You know those tackling dummies that have been used at football practices since the ’60s? Well, they can move now. Because they’re now remote-controlled robot-type things, and according to ESPN, at least a handful of NFL teams will be using them in training camps this summer.
Yep, NFL teams are now using robots to help them play football better.
The company that makes these robotic tackling dummies is called Mobile Virtual Player (or MVP for short… see what they did there?). The MVPs were developed at Dartmouth. But now the Steelers, Ravens and Rams are set to unleash these robots on their non-robot players at training camps. The theory goes, the players can tackle these movable dummies instead of each other, thereby cutting down on injuries and helping guys rest and recover. It could also save them money on labor. And help them (and even much younger football players) fine-tune their tackling techniques.
These robots could be the answer to the NFL’s elephant in the room–an elephant named CTE.
Spinning this forward, the implications are massive. These robots could be the answer to the NFL’s elephant in the room–an elephant named CTE. Imagine Tom Brady being protected by a robotic offensive line. Or dropping back and throwing downfield to a streaking robot that runs a 4.2 40. Or, imagine every player on the field being a robot, sort of like a marriage between the NFL and those video game E sports that are getting more and more popular. (Not unlike that classic video game Cyberball 2072 that you used to play in your friend’s basement.)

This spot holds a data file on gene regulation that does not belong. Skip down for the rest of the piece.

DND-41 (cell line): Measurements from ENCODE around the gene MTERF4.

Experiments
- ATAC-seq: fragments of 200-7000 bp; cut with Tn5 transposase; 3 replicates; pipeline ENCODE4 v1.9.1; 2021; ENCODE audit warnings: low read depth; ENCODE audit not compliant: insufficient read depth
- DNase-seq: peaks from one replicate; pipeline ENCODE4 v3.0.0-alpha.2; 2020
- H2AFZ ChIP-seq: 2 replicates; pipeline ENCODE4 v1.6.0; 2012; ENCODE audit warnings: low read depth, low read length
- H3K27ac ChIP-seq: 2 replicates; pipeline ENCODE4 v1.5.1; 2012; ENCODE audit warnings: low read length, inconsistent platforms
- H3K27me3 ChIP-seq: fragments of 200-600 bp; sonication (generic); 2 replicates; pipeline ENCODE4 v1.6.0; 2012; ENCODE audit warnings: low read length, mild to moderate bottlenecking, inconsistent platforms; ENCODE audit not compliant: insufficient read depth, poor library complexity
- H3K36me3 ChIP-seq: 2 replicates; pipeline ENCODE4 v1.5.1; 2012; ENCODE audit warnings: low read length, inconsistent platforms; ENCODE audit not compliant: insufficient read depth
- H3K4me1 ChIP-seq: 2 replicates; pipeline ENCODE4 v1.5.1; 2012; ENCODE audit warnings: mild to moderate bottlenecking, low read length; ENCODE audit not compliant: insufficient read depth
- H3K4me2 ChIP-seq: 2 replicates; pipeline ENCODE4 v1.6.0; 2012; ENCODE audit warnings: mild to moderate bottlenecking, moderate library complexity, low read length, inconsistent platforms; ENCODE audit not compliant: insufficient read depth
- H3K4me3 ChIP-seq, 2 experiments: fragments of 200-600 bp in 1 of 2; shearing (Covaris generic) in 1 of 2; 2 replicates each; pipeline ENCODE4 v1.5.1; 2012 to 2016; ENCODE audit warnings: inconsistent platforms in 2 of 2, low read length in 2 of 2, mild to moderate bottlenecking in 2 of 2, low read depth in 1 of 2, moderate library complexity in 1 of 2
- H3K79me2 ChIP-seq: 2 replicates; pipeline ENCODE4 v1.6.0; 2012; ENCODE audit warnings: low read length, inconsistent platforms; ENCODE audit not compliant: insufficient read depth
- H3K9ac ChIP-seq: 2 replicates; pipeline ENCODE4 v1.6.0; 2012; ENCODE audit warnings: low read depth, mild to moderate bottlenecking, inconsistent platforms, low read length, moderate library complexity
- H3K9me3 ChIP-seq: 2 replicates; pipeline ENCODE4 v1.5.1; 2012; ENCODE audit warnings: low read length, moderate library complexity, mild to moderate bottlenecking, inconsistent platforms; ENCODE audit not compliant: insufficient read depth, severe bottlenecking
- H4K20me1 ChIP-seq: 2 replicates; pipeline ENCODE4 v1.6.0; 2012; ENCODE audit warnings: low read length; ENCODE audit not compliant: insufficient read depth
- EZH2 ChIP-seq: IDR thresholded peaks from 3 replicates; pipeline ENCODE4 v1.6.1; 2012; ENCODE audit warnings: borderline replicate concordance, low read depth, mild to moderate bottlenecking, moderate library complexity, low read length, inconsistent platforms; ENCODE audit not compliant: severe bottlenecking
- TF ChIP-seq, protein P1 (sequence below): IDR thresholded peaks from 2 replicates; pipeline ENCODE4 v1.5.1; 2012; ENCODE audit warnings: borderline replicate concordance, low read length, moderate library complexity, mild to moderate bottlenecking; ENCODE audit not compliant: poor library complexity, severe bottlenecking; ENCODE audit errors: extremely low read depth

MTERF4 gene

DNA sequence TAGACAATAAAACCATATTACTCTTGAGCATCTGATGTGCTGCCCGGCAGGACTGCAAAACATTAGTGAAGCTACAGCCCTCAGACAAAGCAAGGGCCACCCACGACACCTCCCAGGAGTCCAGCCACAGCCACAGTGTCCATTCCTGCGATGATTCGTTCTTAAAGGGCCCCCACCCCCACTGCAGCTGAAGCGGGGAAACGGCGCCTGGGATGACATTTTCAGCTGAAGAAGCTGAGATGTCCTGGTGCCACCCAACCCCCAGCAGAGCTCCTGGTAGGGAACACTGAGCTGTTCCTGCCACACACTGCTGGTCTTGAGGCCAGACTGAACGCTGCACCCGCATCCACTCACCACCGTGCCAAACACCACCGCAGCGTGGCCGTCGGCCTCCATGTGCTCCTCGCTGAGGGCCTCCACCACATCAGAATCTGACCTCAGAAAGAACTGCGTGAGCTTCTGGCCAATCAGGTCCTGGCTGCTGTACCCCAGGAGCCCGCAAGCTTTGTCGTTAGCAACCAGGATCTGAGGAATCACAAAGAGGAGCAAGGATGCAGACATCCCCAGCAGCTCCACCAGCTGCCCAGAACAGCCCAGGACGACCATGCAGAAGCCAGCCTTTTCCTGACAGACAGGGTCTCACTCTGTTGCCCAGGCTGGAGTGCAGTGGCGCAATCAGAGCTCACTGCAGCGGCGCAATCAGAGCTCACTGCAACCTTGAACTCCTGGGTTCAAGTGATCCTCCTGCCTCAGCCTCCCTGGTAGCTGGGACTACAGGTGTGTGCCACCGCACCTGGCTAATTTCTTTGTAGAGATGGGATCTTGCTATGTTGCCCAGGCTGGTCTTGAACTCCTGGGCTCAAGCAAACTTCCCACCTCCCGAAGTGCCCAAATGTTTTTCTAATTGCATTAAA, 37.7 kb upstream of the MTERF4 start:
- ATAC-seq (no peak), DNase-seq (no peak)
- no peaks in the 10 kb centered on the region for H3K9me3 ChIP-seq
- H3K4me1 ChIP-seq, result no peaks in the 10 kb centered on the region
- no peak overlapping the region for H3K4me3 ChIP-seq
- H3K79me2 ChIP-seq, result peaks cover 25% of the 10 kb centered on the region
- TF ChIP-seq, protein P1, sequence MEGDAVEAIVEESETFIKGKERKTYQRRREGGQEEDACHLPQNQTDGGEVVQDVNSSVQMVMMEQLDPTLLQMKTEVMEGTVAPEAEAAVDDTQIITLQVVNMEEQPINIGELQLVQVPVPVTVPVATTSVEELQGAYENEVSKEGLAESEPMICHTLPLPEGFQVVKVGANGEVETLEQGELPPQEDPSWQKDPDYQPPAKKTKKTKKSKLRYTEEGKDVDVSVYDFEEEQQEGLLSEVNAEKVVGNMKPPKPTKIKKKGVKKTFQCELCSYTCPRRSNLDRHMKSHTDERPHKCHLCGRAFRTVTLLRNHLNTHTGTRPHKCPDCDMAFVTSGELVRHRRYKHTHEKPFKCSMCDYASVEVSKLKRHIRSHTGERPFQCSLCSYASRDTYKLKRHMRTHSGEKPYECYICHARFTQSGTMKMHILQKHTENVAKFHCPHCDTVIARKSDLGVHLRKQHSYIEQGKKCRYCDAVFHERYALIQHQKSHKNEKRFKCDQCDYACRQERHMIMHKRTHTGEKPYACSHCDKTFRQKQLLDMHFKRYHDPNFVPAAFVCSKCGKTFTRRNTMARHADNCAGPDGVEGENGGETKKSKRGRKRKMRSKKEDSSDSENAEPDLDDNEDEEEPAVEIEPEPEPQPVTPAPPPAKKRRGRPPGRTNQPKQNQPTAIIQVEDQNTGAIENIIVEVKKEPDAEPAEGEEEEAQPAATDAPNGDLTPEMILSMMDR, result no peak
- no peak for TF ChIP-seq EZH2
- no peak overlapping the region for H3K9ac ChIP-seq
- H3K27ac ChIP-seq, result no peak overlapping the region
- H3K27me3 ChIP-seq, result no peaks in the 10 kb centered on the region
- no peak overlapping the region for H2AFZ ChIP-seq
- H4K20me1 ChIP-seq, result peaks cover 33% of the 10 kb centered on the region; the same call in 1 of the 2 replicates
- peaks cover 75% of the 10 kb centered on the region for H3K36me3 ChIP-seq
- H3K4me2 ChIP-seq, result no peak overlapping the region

Possibly before too long, college football teams will be recruiting the smartest kids to come “play” football for them. National Signing Day will be less about the athletic kid and more about the kid who aced his SATs. We’ll see “coincidences” in which that genius out of India turns up at Harvard, and his father somehow also gets a teaching assistant job in the engineering department there… hmm… meanwhile Alabama will be struggling to keep up with the pace of play at M.I.T. and the University of Chicago.
Could college kids really get psyched about watching robots play other robots on college football Saturdays, beating each other’s hard drives out, rather than 18-year-old kids from the inner city beating their brains out? Tough to say.
At the very least, this could lead to a Disney movie about a robot football player starring Hugh Jackman.